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The Traveller's Magazine
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The capital of Cumbria, Carlisle sits just on the border between England and Scotland with Hadrian’s wall on one side and the lovely Lake District on the other. From Carlisle Castle to the 11th century cathedral… Carlisle is your ticket to a thousand year’s worth of history and heritage.

We’re in Carlisle for the next stop on our British Heritage Tour. We’ve already done the university tour in Oxford, taken the waters in Bath and now, we’re feeling pretty medieval in Carlisle. The city’s main attractions are of course the castle and cathedral, but more than that Carlisle is the perfect place to take-off from in a rental car to explore Hadrian’s Wall. Many of the wall’s stones were actually used to build both the castle and cathedral.

The big 3

Carlisle Cathedral

The cathedral is the heart of the city’s Old Quarter. Religious services have been held in the church for almost 900 years! Founded in 1122, the cathedral has had some major renovations since then, especially after a fire in the 14th century. After the whole Cromwell victory, most of the nave was destroyed so the stone could be used to rebuilt the castle. Today the cathedral features some impressive 14th century stained glass windows, wood carvings and a painted Flemish altarpiece from the 16th century.

Admission: Free, suggested donation £4

Carlisle Cathedral

Carlisle Castle

You can’t miss it. The Castle is located just on the northern side of the city centre and is the most important sight in the city. It was built by William Rufus the son of William the Conquerer and it’s no coincidence that it strategically straddles the border between England and Scotland. During it’s 900 year history you can bet it saw its share of bloody battles. Carlisle Castle was even home to parliament in 1306 under the reign of Edward I. It was also a prison when Mary, Queen of Scots, was held here in 1567.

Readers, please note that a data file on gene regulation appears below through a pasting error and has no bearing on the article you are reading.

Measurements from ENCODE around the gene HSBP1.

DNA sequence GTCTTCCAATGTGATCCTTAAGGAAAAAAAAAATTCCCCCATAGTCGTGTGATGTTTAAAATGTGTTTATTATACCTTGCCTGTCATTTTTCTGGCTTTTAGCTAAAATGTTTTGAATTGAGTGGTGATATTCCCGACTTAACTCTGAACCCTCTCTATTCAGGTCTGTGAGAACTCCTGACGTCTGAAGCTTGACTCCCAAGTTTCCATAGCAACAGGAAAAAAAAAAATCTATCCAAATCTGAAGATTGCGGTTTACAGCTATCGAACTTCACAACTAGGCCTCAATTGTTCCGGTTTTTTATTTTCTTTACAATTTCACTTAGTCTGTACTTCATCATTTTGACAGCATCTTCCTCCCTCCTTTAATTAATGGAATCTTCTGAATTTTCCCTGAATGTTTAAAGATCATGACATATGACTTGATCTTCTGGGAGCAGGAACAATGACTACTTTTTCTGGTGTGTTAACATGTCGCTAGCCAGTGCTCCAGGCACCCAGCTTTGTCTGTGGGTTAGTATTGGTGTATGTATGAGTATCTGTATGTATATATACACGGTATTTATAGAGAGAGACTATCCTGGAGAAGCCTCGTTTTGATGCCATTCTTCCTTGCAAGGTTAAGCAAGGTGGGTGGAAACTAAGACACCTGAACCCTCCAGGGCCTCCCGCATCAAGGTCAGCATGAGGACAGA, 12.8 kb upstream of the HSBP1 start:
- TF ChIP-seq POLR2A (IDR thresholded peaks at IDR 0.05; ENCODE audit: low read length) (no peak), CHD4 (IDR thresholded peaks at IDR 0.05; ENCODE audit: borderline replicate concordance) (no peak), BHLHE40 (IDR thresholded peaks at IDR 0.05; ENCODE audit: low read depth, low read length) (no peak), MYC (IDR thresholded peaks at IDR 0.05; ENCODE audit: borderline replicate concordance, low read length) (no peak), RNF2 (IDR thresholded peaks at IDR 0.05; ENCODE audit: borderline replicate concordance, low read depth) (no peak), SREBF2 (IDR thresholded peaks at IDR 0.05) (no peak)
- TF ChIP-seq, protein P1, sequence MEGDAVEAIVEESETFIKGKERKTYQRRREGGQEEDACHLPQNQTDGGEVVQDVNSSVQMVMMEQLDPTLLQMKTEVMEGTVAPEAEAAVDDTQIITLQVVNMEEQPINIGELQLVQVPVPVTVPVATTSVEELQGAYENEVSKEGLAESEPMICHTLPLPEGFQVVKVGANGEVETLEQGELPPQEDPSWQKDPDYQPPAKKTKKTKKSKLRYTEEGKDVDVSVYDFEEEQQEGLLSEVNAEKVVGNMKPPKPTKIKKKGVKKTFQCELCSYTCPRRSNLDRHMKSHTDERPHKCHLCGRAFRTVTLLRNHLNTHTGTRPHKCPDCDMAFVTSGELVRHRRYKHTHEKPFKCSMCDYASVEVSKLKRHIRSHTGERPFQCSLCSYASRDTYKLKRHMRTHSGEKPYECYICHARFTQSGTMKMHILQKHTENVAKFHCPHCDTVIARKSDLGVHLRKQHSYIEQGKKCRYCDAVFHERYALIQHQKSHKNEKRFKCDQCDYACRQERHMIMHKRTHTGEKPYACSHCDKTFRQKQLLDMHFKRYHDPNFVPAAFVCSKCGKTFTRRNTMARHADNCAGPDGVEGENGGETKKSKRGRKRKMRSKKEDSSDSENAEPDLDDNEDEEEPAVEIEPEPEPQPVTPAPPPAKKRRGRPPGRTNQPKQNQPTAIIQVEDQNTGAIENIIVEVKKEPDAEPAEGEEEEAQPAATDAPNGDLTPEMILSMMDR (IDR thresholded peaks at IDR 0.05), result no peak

Admission: Adults £5.50 / Children £3.30

Hadrian’s Wall

The Wall is the most important monument left over from Roman Britain. Several stretches of the wall have gone to ruins, other parts have completely disappeared, stones stolen. Despite this, the wall still suggests a sense of divide (a 73-mile long one), that you’re standing at the edge of England. Along the wall are several forts, milecastles and turret stations along wall. Most notable are Birdoswald Roman Fort. There are at least 8 English Heritage sights along the wall that are within 20 miles of Carlisle, easily reached with a car hire from Carlisle.

Admission: Free

Hadrian's Wall

Have you been to Carlisle before? Have you hiked part of Hadrian’s Wall?

Imgs: pandrcutts, milesmilob, Neville10 / Flickr cc.

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